Spaniards and Latinos in the International Brigades
Last year, when Sebastiaan Faber and I tried to identify the black IBer portrayed in a picture by the great photographer Centelles, we came across a great many documents that would help a patient historian tell the relatively unknown story of the US-based volunteers from Spain and from Spanish-speaking America who joined the International Brigades. Even though about 10 per cent of the names on the roster of the Abraham Lincoln Brigade are Hispanic, none of the collections in the ALBA archives belong to any Spanish or Hispanic volunteers, and, somewhat ironically, we know next to nothing about those volunteers for whom the struggle in Spain was particularly immediate. One of the most valuable documents we stumbled across was the 1942 book written by the Puerto Rican journalist Antonio Pacheco Padró, Vengo del Jarama: Glorias y Horrores de la Guerra. The book offers a unique perspective on the International Brigades; I’ll quickly translate a couple of paragraphs to give a sense of the value of the work:
The next day new volunteers arrived to Villanueva de la Jara, among them, several more Cubans and a few Americans and Brits. Among the Cubans, I remember a few: Cueira, who was a baseball player in New York, Captain Corona, Oscar Hernández, Landeta, Arsenio Brunet, Rodolfo de Armas. Several Chileans and Mexicans also arrived from New York, as well as some members from the Spanish Workers Club and the Club Chileno. They were all convinced and valiant antifascists.
Our groups made up the first battalions of the International Brigade, In the convent that served as our headquarters, we organized our battalion, for which was chosen a very American name, Abraham Lincoln. Two compañeros took on the task of making the banner that would fly over the convent, which said: “International Brigade, Lincoln Battalion.” The Battalion had three platoons. One was made up of Cubans, and other Latin Americans, the other Canadian, to which the Irish were added, and the other American, with English and French. At Tom Beckett’s request, I stayed with the Canadian group. I wouldn’t have wanted to be separated from him, as we had become good friends.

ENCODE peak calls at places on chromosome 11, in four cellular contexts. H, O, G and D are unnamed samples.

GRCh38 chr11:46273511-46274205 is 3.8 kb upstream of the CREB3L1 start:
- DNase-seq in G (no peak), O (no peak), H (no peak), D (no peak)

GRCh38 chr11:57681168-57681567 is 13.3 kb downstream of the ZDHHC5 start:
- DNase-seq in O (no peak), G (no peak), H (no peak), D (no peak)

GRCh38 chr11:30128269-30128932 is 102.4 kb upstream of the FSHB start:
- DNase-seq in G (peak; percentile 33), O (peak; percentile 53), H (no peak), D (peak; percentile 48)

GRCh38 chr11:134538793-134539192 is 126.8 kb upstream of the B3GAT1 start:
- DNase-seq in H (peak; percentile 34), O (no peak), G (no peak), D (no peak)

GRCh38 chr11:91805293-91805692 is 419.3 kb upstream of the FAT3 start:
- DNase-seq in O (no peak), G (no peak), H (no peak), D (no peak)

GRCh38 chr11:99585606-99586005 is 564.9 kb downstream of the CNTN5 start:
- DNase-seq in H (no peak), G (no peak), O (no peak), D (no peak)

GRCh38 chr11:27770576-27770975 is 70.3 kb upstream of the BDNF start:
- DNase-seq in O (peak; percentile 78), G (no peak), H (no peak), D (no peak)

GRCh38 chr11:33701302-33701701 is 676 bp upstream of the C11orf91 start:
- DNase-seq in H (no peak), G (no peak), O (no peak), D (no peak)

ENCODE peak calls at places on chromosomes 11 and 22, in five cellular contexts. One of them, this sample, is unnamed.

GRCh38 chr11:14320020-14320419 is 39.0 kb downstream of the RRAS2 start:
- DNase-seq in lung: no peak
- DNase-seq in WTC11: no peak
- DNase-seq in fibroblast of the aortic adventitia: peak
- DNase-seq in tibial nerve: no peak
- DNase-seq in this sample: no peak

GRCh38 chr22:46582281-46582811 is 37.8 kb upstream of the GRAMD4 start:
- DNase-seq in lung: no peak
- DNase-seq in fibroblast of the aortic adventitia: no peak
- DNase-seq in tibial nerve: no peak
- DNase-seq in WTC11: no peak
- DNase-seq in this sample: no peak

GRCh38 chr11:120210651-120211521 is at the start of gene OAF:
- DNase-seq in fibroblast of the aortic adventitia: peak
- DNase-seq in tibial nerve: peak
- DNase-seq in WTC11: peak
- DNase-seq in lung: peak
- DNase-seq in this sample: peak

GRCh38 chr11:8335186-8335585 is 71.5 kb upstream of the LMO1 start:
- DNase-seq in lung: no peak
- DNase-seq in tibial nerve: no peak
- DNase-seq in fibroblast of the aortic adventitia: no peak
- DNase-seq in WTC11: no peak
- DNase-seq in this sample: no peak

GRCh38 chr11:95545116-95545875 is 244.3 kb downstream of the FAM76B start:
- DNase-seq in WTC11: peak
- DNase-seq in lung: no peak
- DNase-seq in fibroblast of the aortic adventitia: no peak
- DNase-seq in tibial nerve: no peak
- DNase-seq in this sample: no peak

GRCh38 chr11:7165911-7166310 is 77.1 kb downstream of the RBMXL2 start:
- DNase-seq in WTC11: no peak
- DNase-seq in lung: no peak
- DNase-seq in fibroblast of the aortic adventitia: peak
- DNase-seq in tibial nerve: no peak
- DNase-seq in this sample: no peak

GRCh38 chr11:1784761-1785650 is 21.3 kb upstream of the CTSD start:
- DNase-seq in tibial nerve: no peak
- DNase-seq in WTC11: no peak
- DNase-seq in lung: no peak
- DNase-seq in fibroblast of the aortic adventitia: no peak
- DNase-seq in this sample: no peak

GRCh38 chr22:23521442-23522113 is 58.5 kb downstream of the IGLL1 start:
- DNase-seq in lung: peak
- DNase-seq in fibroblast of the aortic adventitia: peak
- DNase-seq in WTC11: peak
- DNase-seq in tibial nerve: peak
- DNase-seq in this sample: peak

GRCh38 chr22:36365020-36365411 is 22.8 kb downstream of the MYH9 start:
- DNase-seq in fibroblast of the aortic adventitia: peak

With this arrangement, Comrade Royce, an American, assumed the command. I think he was from San Francisco. I had an unpleasant run-in with Royce over my portable typewriteer. One day I came back to the barracks and learned that my typewriter had been taken from my room. I looked all over for it, until I found it in Royce’s office: he had taken it without even notifying me. I wasn’t at all happy about that, and I went to recover my typewriter, ready and willing to fight for it if necesary. Royce would not hand it over and when i grabbed it he blocked the door so that I couldn’t leave. I pushed him and he jumped on top of me. We were about to come to blows when Royce’s assistant, a Jewish American named Markowitz or something like that, came between us, and explained that the typewriter was needed in the Battalion office, and that although they had taken it from my room without my permission, they admitted the error, and were now officially requesting the typewriter. I demanded a receipt, which Royce himself signed, and that was the end of the incident.
That was the first of a series of incidents between “latinos” and “Yanquis” which eventually would lead to our leaving the International Brigade, to join up with the First Mobile Shock Brigade of El Campesino. We broke away from the International Brigade after the Battle of Jarama. Another serious incident took place between Cubans and Americans. In the canteen that was close to the barracks, a comrade from Chicago slapped a Cuban, taking advantage of his larger size and the fact that the Cuban had had a few too many drinks. Soon other Cuban companions arrived and there was a storm of slaps between Cubans and Americans. The Chileans, Mexicans and Puerto Ricans sided with the boys from Cuba and the incident was about to turn into a mutiny. Royce couldn’t control the incident because at that moment there were only two or three companions in the barracks with rifles and bayonets. Besides, he acted with obvious partiality, and if had not been for the diplomatic mediations of the Canadians, things could have turned out very badly. This tense situation lasted the whole time we were in Villanueva de la Jara until we left for the front. When officer were chosen, they were always Americans. The Cubans protested, and two from their group were commissioned: Captain Corona, and Rodolfo de Armas, who was made lieutenant. That’s how the tension was watered down… (pp. 60-61)